[0032] Preferred embodiments of the present invention will hereinafter be described with reference to the accompanying drawings.

[0033] An example of a configuration of a wireless communication system suitable for use with a communication semiconductor integrated circuit device according to the present invention is shown in FIG. 1.

[0034] In FIG. 1, AT indicates a signal wave transmitting/receiving antenna, SW indicates a transmit-receive selector switch, reference numeral 110 indicates a reception-system circuit for down-converting a signal received by the antenna AT to an intermediate frequency, demodulating and amplifying it, and converting it to a baseband signal, reference numeral 130 indicates a transmission-system circuit for modulating transmit data and transmitting it from the antenna AT, and reference numeral 300 indicates a baseband unit for performing the generation of transmit data and processing of received data, respectively.

[0035] The reception-system circuit 110 includes a low noise amplifier (LNA) 111 for amplifying the signal received by the antenna AT, a mixer (MIX) 113 for combining the received signal amplified by the LNA and the same frequency oscillation signal as a carrier wave outputted from a VCO (134) on the transmitting side to thereby down-convert the combined signal to a signal having an intermediate frequency, a bandpass filter 114 for eliminating a leak signal produced from an adjacent channel and extracting a signal component of the corresponding channel, a gain-variable programmable gain amplifier (AGC) 115 for amplifying the received signal to predetermined amplitude, an AD converter 116 for converting an analog received signal to a digital signal, a digital filter 117, a demodulator 18 for demodulating the received data, and a determination circuit 119 for making a decision as to data of “0” and “1” from the demodulated signal. The data discriminated by the determination circuit 119 is passed to the baseband unit 300.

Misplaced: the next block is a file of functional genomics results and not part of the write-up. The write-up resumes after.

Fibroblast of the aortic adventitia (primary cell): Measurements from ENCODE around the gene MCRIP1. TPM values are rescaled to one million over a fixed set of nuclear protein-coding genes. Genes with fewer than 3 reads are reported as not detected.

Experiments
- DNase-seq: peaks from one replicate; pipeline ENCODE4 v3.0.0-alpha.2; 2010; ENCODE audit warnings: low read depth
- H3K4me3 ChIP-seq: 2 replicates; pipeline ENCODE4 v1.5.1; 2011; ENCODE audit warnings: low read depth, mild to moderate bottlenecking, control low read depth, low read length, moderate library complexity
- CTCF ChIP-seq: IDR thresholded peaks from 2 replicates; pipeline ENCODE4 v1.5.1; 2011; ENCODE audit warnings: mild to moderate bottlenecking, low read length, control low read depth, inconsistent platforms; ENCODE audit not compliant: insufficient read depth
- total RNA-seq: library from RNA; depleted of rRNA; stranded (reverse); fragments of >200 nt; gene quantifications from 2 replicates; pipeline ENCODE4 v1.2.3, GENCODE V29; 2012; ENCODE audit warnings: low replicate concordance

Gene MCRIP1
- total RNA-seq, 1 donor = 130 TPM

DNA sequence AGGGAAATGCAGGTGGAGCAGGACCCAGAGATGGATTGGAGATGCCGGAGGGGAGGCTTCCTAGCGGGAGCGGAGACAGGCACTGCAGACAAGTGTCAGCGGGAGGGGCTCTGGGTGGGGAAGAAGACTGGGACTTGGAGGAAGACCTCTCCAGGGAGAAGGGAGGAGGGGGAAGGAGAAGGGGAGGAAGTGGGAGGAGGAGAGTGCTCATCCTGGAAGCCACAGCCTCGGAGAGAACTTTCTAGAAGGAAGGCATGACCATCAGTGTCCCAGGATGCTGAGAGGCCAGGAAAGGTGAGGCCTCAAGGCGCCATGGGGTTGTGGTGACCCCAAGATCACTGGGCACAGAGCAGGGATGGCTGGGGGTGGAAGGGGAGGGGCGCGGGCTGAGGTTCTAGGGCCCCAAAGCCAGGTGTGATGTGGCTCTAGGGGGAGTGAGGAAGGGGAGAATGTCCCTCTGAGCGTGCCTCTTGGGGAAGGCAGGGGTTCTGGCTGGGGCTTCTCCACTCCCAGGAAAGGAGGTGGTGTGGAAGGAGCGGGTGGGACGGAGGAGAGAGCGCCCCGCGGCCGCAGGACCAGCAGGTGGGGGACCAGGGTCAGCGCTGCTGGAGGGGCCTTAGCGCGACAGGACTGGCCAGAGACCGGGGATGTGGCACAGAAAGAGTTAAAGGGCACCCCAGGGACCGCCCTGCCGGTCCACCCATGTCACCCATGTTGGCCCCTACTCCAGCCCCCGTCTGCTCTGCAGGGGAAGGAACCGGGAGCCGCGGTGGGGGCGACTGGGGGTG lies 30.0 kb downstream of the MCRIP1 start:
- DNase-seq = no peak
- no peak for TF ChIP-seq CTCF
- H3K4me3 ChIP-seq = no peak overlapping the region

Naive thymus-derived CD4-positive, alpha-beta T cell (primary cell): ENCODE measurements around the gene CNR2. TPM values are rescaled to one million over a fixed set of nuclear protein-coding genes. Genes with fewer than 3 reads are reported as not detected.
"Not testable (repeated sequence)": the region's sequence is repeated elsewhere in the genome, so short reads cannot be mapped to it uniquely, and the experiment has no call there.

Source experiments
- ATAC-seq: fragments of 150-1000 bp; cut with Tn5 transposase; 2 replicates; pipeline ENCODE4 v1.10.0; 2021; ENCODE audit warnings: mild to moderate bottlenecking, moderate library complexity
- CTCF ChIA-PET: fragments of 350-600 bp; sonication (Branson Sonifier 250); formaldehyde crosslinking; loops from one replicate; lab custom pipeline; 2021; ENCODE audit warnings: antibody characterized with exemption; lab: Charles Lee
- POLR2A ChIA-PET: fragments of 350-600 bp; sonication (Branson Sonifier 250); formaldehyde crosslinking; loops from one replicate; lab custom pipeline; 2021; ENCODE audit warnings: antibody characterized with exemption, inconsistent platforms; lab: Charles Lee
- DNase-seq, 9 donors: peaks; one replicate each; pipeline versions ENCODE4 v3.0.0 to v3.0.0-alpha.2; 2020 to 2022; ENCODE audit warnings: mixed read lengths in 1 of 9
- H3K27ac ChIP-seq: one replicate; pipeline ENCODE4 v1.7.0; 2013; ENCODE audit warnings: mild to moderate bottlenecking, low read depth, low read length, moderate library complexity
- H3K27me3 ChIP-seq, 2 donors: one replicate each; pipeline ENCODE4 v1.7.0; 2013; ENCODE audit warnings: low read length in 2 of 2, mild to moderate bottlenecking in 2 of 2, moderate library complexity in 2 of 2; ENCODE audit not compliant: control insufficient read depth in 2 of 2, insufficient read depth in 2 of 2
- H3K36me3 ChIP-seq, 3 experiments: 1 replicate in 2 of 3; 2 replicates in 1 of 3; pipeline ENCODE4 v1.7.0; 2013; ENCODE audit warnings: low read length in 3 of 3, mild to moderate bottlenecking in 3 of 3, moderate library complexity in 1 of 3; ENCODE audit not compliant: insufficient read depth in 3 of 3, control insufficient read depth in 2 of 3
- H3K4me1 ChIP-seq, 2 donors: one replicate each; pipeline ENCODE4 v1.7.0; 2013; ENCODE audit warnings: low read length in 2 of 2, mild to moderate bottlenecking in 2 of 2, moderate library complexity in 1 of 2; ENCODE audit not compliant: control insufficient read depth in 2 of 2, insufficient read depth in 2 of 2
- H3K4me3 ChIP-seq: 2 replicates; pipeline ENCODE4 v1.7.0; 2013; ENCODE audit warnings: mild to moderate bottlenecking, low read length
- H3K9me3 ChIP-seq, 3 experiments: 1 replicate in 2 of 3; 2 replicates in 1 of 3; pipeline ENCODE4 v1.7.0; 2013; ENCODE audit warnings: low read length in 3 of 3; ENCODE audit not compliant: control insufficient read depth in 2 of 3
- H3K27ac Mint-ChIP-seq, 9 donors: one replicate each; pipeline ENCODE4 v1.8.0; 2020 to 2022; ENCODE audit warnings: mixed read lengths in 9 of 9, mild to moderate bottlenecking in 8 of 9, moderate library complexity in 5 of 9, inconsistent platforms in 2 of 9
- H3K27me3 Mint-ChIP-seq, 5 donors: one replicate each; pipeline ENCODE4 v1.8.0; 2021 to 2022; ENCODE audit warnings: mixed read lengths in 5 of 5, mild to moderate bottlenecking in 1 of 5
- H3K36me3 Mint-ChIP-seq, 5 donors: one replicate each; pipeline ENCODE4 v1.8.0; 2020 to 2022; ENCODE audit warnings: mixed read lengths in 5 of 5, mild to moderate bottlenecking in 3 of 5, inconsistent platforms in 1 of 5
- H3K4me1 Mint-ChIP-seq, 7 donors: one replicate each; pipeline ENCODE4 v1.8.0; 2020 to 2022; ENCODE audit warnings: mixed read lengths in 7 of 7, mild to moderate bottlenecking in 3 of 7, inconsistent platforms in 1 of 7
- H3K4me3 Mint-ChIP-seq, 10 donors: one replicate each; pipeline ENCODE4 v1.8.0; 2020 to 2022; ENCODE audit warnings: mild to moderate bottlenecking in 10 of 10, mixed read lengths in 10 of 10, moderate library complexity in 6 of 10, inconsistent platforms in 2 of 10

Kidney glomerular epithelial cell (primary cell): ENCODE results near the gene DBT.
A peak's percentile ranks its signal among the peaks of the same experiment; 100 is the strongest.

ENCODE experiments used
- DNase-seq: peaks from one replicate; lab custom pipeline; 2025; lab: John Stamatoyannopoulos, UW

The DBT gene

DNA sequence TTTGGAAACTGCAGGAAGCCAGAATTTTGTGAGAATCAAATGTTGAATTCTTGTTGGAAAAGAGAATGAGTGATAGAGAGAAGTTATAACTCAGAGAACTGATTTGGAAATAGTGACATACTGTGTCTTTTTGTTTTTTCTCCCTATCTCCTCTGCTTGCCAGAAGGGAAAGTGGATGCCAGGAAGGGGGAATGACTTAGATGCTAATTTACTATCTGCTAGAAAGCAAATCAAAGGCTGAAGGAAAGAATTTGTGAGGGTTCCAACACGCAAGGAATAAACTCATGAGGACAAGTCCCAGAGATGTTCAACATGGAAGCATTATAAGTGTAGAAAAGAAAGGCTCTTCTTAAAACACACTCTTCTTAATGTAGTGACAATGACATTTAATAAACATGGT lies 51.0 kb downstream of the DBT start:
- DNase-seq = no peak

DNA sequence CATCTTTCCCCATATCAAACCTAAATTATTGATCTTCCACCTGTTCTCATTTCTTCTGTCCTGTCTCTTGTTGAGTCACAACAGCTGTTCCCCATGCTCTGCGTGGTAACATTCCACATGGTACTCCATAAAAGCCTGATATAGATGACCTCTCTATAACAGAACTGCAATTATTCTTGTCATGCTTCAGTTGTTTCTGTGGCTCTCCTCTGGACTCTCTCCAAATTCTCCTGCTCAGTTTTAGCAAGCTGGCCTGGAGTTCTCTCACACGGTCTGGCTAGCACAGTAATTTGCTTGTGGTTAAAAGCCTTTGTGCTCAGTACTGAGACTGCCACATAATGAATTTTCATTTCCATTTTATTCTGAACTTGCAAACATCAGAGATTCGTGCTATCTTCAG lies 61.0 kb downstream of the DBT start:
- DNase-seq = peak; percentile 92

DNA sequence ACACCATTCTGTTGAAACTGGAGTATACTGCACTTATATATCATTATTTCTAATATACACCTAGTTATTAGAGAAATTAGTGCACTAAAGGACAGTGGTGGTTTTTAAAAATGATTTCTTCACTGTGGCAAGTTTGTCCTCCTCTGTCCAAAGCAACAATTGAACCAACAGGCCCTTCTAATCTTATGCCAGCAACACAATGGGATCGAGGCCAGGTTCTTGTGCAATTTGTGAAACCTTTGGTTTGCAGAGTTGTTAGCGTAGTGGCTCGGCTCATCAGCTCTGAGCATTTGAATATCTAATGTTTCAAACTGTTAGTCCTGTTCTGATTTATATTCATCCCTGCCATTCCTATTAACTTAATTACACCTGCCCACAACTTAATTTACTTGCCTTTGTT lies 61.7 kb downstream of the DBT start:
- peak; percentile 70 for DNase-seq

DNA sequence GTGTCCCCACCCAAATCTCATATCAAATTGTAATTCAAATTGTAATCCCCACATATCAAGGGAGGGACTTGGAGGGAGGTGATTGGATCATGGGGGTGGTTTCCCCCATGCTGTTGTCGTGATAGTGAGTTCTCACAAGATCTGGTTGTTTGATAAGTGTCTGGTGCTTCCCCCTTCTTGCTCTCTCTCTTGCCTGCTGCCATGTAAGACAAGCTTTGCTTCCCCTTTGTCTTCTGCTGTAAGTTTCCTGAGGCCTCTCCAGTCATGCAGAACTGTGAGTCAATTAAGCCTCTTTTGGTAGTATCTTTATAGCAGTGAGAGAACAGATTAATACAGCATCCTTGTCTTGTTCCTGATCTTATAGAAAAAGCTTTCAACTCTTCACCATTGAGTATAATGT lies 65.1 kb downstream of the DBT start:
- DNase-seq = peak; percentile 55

[0036] Further, the reception-system circuit 110 is also provided with an offset cancel circuit 120 for eliminating a frequency offset, an error detection circuit 121 for detecting the difference between the amplitude of the received signal and target amplitude, a DA converter 122 for generating a gain control signal for the amplifier (AGC) 115 according to the detected difference and performing control so as to obtain predetermined output amplitude, etc. The determination circuit 119 makes a decision as to the received data, based on an offset value detected by the offset cancel circuit 120.